Christoformity, then, knows Christian culture from the world, from a culture formed by the unredeemed and often in contradiction to the redemptive ways of Christ. Which means, as Eugene Peterson once said, that a Christian pastor’s responsibility is to subvert worldliness in the culture of the church and in the lives of church members:
Most of the individuals in this amalgam [in his congregation] suppose that the goals they have for themselves and the goals God has for them are the same. It is the oldest religious mistake: refusing to countenance any real difference between God and us, imagining God to be a vague extrapolation of our own desires, and then hiring a priest to manage the affairs between self and the extrapolation. And I, one of the priests they hired, am having none of it.
But if I’m not willing to help them become what they want to be, what am I doing taking their pay? I am being subversive. I am undermining the kingdom of self and establishing the kingdom of God. I am helping them to become what God wants them to be, using the methods of subversion.
“Surely this is deceptive,” I mutter to myself. But I read on and he comes right back with a response to my mutterings about deception:
Not exactly, for I’m not misrepresenting myself. I’m simply taking my words and acts at a level of seriousness that would throw them into a state of catatonic disbelief if they ever knew.[i]
We need to hear this today for we are prone to slip into our American culture as God’s culture and to equate Christian culture with American culture. This will take some very serious work on our part to discern Christoformity from American culture, but we are given Scripture, the Spirit, and the church to guide us into Christoformity in each of our locations.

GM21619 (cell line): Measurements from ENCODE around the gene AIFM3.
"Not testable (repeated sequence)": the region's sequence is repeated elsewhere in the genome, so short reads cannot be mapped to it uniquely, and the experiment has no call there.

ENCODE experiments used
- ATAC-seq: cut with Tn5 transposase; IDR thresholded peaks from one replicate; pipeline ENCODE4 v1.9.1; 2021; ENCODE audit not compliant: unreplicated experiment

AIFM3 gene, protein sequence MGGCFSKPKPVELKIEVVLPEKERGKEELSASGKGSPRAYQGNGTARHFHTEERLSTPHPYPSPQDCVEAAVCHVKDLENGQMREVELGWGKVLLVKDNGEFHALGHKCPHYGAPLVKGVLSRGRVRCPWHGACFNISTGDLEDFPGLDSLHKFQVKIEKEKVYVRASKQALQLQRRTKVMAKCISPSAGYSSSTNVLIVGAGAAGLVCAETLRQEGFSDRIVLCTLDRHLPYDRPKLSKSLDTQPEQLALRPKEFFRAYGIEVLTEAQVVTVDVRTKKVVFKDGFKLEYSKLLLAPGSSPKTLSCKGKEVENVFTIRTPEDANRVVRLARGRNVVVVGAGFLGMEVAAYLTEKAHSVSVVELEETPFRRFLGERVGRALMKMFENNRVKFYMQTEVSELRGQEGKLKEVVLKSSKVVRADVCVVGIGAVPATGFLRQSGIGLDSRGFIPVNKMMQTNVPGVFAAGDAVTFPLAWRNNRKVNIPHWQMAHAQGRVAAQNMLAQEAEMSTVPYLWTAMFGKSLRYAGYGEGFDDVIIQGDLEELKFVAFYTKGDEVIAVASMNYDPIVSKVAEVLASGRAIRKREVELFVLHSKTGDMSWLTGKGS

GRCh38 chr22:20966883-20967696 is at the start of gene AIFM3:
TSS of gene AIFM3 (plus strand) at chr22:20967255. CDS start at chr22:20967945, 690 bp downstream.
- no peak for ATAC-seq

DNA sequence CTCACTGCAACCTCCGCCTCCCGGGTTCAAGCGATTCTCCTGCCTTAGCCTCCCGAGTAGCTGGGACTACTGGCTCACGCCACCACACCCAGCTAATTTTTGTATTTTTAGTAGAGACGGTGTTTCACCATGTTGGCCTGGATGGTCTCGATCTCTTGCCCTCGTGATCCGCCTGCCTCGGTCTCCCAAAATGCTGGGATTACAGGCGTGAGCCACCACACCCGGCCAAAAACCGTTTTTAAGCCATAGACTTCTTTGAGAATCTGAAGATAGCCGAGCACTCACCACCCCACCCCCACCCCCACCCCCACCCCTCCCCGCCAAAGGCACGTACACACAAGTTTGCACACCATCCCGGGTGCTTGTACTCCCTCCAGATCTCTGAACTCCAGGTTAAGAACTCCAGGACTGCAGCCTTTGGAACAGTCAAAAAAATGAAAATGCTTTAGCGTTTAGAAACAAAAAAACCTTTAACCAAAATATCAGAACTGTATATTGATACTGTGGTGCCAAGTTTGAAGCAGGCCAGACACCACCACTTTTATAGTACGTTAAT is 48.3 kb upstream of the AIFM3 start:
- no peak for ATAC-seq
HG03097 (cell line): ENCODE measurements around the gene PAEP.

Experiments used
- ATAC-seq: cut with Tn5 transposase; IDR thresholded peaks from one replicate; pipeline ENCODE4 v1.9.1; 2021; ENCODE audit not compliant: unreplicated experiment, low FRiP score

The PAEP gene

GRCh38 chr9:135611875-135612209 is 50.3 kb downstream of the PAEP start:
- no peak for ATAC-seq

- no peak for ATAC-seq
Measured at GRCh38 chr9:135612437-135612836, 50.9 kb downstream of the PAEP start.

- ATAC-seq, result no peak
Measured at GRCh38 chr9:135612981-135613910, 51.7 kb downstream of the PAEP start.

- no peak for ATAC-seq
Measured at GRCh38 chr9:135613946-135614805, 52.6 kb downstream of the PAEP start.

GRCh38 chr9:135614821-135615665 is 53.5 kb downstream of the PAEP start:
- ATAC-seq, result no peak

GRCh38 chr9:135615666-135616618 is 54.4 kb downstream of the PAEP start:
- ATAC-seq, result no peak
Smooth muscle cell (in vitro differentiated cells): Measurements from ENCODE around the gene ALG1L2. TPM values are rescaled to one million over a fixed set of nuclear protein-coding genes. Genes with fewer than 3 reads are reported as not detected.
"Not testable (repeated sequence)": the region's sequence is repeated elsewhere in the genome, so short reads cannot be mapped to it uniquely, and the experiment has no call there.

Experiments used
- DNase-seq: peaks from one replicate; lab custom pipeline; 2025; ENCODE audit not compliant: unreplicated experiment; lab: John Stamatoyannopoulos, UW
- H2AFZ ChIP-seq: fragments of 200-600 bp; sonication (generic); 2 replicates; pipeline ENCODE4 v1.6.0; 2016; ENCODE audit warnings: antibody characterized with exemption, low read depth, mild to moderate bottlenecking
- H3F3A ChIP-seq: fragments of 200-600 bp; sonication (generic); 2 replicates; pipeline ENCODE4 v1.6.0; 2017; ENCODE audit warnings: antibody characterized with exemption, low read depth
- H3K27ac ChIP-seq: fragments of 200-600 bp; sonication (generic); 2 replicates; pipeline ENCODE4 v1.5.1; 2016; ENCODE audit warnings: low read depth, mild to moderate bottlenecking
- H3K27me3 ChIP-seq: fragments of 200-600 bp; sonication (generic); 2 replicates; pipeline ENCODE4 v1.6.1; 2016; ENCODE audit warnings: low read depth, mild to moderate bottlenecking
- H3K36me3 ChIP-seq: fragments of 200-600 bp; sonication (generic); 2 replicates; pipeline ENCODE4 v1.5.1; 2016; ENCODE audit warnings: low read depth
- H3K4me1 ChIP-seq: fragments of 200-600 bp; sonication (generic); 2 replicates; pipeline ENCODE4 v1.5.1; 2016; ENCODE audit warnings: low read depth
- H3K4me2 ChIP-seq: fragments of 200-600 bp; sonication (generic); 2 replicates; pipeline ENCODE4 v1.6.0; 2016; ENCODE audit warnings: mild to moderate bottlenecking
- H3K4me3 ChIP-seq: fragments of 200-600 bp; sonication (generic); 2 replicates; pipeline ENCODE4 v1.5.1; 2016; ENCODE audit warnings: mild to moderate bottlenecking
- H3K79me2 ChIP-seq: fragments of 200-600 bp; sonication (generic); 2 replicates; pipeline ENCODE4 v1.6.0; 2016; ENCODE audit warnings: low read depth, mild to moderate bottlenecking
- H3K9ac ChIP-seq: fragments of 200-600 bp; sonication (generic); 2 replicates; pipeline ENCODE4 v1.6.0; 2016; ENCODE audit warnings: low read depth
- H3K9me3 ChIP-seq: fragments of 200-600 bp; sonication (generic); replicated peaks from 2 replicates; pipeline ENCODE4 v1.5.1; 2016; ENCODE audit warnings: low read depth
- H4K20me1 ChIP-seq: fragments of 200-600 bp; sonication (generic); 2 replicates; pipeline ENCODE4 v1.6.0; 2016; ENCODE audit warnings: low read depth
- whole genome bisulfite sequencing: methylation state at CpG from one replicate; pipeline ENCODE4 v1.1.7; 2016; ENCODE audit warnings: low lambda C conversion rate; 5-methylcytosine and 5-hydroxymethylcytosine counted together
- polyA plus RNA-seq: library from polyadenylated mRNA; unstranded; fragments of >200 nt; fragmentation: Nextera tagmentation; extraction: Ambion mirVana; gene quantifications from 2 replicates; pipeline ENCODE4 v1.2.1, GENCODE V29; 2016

[i] Peterson, The Contemplative Pastor, 28–29.
- Do you struggle with equating American culture to Christian culture?
- What is your reaction to Eugene Peterson’s statement: “A Christian pastor’s responsibility is to subvert worldliness in the culture of the church and in the lives of church members”?
- How can we begin to discern Christoformity from American culture?
- What questions do you want to ask Scot at #intersection18?
Scot McKnight is a world-renowned speaker, writer, professor and equipper of the Church. He is a recognized authority on the historical Jesus, early Christianity, and the New Testament. His blog, Jesus Creed, is a leading Christian blog. A sought after speaker, he has been interviewed on several radio and television programs as well as spoken at numerous local churches, conferences, colleges, and seminaries in the United States and around the world. Scot is a member of the Society of Biblical Literature and the Society for New Testament Studies. Scot also serves as a Chief Advisor to the Telos Collective and helps Bishop Todd Hunter lead it.